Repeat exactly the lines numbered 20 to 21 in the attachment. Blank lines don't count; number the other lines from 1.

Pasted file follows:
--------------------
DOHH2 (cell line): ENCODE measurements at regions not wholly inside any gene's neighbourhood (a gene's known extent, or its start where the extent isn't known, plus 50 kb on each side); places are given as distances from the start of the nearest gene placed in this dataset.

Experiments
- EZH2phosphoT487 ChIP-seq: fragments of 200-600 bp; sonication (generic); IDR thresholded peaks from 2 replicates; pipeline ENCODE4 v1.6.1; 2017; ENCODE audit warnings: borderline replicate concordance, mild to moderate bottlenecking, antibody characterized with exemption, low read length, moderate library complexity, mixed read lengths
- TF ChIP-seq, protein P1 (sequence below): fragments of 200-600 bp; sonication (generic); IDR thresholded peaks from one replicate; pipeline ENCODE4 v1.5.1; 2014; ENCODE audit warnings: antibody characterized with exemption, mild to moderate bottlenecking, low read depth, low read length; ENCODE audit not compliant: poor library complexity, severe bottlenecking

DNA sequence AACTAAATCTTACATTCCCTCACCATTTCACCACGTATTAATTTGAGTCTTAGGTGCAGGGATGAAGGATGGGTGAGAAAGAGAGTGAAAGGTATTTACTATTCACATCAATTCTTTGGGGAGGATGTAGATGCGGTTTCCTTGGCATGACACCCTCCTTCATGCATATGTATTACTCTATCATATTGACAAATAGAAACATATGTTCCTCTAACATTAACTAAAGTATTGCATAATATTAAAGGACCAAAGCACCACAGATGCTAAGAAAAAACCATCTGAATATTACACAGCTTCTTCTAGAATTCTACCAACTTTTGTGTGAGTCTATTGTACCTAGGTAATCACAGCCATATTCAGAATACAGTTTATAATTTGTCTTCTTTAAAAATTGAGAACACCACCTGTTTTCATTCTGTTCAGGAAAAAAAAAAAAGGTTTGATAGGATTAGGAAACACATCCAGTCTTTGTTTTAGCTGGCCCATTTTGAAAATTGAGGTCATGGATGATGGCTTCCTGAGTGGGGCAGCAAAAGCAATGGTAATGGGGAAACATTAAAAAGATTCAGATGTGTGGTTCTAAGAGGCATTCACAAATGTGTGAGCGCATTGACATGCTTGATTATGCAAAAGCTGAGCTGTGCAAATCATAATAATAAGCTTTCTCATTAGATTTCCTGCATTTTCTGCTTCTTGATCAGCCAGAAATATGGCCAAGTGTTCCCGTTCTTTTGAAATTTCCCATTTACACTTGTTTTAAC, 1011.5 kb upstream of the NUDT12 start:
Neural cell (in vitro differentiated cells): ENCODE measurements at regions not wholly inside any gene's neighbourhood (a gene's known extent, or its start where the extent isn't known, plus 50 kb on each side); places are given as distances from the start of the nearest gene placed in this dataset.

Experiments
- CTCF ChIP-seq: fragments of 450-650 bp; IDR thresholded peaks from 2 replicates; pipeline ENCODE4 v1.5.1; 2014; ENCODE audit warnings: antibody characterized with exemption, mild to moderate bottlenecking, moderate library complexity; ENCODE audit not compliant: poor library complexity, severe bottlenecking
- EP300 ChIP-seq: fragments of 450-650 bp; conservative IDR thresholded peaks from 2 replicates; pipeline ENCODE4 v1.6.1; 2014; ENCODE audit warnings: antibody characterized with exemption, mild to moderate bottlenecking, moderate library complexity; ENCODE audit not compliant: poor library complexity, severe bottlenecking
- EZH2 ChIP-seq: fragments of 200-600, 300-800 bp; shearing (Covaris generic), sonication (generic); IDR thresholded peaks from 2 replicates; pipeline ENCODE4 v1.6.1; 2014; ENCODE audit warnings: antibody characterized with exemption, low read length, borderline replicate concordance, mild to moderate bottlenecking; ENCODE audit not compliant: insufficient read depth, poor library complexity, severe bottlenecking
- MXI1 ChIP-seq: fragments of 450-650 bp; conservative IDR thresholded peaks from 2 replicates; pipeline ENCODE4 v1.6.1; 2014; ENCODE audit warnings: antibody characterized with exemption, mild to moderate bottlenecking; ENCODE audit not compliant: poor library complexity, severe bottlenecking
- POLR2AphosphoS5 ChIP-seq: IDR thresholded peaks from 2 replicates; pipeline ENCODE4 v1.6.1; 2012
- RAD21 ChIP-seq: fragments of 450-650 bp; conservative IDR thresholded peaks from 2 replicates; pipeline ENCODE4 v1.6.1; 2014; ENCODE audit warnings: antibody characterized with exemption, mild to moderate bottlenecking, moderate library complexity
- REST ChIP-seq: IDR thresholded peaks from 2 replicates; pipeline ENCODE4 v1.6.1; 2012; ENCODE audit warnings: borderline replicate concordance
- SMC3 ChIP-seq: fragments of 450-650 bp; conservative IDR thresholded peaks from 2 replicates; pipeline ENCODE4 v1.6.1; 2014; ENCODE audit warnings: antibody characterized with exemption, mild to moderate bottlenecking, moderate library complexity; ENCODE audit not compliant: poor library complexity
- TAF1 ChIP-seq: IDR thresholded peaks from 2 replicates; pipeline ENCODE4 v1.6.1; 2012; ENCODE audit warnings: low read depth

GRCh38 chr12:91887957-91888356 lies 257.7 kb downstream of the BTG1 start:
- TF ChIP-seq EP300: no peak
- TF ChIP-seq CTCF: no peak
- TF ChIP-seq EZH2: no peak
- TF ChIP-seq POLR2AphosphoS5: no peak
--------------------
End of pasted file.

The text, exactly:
- TF ChIP-seq EZH2: no peak
- TF ChIP-seq POLR2AphosphoS5: no peak